On April 23, 2021 the Education Law Center submitted comments to the Federal Communications Commission urging the agency to implement its newly adopted Emergency Connectivity Fund in a manner that will prioritize students who were most marginalized by lack of connectivity during COVID-19. We also urged the Commission to adapt connected devices to meet the unique needs of children with disabilities and English learners.
ELC staff attorney Hetal Dhagat addressed educational barriers that impact Black and Brown students, low-income students, students with disabilities, and immigrant and refugee students in testimony to the PA Senate Education Committee on April 23, 2021. She spoke at a hearing on K-12 education reforms in Western Pennsylvania, the last of three hearings that the committee has held for different regions of the state.
ELC’s testimony emphasized these issues:
- Prioritize mental health supports for students.
- Focus on supports to improve school attendance.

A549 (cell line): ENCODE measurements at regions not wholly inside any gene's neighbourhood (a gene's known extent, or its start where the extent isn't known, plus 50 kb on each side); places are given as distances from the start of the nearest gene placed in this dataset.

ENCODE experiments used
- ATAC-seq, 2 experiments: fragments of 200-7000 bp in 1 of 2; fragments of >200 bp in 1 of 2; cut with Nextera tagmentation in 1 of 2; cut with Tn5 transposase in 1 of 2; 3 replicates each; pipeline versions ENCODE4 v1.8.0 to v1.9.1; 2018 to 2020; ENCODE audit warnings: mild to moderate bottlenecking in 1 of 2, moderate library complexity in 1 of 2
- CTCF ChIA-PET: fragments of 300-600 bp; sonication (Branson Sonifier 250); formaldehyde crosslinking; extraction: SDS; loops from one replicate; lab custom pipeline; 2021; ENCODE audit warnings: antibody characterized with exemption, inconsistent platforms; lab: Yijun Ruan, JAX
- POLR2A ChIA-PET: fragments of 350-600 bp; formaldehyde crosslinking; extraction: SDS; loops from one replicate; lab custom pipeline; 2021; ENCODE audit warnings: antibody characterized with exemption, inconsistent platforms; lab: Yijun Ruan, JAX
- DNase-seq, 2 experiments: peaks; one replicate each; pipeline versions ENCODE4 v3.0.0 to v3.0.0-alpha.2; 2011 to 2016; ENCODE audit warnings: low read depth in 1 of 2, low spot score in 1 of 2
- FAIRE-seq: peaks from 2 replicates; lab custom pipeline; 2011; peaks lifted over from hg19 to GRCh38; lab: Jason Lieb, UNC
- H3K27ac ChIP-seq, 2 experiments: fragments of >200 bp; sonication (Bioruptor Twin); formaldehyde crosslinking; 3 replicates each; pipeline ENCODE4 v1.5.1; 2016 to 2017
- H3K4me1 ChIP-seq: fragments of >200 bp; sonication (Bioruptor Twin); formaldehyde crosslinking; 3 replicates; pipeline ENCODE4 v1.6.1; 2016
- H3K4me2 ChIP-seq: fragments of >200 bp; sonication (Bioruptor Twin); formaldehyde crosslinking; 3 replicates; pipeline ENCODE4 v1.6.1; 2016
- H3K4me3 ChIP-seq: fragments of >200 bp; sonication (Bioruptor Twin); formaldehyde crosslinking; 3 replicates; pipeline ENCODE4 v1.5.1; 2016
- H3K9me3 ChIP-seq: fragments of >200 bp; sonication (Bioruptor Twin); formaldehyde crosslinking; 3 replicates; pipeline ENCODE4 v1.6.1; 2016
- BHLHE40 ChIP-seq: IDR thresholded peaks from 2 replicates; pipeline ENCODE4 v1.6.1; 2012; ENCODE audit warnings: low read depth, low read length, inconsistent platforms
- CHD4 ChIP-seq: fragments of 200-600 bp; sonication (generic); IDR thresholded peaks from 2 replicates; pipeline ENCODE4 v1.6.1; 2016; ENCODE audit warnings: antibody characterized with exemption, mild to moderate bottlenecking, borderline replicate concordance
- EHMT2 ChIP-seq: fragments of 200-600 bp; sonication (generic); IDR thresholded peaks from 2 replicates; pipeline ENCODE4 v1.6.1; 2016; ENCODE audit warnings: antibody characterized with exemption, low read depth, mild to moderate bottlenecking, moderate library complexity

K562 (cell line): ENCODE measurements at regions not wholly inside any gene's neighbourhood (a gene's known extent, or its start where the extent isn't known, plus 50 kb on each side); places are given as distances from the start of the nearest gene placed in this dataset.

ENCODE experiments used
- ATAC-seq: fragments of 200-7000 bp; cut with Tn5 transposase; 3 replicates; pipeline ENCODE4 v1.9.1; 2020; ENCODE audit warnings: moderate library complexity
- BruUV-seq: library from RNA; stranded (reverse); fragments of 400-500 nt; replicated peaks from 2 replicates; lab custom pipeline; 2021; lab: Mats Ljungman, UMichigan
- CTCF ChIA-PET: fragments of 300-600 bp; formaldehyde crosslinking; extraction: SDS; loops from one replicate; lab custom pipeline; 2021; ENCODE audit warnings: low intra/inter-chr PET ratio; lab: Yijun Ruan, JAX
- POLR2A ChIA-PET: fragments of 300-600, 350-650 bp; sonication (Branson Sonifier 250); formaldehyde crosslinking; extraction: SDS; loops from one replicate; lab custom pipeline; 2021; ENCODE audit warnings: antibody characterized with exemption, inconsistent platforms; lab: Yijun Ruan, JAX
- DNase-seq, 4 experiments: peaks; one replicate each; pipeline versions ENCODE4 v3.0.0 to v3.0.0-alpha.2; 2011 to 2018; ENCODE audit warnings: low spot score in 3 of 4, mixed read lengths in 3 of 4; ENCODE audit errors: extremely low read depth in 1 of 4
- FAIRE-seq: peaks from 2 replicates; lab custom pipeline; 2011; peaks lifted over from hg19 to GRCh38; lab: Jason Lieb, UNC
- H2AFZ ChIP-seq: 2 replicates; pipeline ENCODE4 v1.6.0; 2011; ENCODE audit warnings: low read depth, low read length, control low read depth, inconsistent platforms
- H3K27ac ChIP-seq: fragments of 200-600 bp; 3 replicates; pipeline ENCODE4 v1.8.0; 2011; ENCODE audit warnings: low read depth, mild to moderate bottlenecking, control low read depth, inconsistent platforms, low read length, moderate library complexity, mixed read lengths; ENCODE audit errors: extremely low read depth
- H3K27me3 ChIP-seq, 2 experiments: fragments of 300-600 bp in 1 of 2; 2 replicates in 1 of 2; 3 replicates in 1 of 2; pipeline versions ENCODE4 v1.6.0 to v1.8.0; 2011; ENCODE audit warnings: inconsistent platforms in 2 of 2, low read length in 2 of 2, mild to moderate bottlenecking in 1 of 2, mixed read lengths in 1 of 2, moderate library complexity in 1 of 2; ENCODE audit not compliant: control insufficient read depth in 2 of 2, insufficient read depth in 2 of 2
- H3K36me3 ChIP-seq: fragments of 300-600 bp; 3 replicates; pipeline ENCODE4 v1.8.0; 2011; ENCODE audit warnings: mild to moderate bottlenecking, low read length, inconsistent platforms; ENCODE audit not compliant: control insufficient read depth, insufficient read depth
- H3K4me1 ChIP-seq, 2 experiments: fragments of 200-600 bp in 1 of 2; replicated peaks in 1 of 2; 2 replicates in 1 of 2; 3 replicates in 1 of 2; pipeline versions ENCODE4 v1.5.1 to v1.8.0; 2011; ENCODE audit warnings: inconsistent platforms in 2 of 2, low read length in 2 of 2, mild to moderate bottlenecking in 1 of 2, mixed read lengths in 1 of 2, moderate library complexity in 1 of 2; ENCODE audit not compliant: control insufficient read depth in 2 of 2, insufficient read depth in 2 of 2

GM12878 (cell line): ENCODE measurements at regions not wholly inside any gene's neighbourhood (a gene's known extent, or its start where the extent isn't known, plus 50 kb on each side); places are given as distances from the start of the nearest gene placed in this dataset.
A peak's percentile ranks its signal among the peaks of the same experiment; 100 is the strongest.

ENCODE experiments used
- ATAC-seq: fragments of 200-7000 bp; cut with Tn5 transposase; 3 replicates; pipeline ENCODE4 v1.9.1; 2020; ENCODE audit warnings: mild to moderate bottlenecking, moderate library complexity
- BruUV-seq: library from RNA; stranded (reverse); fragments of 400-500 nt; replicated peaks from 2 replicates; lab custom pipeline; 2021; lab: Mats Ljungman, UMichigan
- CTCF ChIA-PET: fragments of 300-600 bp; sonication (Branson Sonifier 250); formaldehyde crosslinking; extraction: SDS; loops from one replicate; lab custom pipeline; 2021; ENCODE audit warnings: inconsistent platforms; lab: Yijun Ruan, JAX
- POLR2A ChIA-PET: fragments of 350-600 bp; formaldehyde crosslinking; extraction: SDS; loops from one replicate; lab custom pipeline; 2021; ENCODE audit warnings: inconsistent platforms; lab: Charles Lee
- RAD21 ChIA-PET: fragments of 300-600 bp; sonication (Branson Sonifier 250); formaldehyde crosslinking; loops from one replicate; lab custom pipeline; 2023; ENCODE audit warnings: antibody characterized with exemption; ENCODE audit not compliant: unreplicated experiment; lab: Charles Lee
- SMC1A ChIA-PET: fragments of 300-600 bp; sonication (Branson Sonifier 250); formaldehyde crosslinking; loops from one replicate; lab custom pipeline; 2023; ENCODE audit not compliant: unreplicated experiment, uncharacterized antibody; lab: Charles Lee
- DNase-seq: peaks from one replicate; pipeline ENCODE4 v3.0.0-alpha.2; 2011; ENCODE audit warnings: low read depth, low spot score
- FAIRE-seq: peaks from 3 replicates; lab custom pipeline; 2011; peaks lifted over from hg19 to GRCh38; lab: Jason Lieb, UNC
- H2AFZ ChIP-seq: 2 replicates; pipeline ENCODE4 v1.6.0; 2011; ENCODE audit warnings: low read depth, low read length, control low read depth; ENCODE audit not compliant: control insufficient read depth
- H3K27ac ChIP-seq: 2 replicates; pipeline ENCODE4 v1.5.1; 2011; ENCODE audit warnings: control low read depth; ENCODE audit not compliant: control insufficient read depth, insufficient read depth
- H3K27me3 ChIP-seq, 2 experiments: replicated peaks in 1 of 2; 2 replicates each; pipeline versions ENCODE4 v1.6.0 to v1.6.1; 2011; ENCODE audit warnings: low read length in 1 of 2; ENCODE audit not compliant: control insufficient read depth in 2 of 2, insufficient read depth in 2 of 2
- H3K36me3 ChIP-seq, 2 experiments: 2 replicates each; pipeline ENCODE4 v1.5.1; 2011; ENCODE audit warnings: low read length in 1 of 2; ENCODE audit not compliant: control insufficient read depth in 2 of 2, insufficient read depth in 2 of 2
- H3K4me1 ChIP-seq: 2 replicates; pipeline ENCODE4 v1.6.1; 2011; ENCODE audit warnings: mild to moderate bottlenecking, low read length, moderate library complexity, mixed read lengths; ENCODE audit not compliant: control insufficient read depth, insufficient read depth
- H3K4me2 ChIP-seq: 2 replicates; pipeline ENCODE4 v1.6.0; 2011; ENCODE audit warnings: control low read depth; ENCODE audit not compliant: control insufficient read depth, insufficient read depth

- Meet the needs of students with disabilities.
- Ensure that culturally and linguistically diverse families are supported.
- Ensure fair and equitable funding for public schools.
Read ELC’s testimony here.
ELC testified on April 8 in support of a recommendation to establish a Youth Ombudsman Office in the city of Philadelphia to receive and investigate grievances from families and youth who have been committed to privately run residential facilities by the behavioral health, intellectual disability, child welfare, and juvenile justice systems. Read our testimony here.
Education Law Center, along with a coalition of more than a dozen education advocacy organizations from across the commonwealth, has launched a campaign to increase state funding for the 100 most underfunded school districts in Pennsylvania. Pennsylvania has some of the nation’s widest gaps between wealthy and poor school districts.
Child advocates from across Pennsylvania sent a letter to the General Assembly in April 2021 advocating for a $200 million increase for special education funding in the 2021-22 budget and asking the legislature to close the charter school special education funding loophole.
Public school students in Pennsylvania will soon have their day in court. A Commonwealth Court order released April 1 tentatively scheduled a trial start date of September 9, 2021, in a historic lawsuit challenging Pennsylvania’s school funding system. [Note: The trial start date was ultimately pushed back to Nov. 12.]
Attorneys expect the trial to last several weeks. The trial dates will be set at a pretrial conference on June 21, the order said. Read the press release here.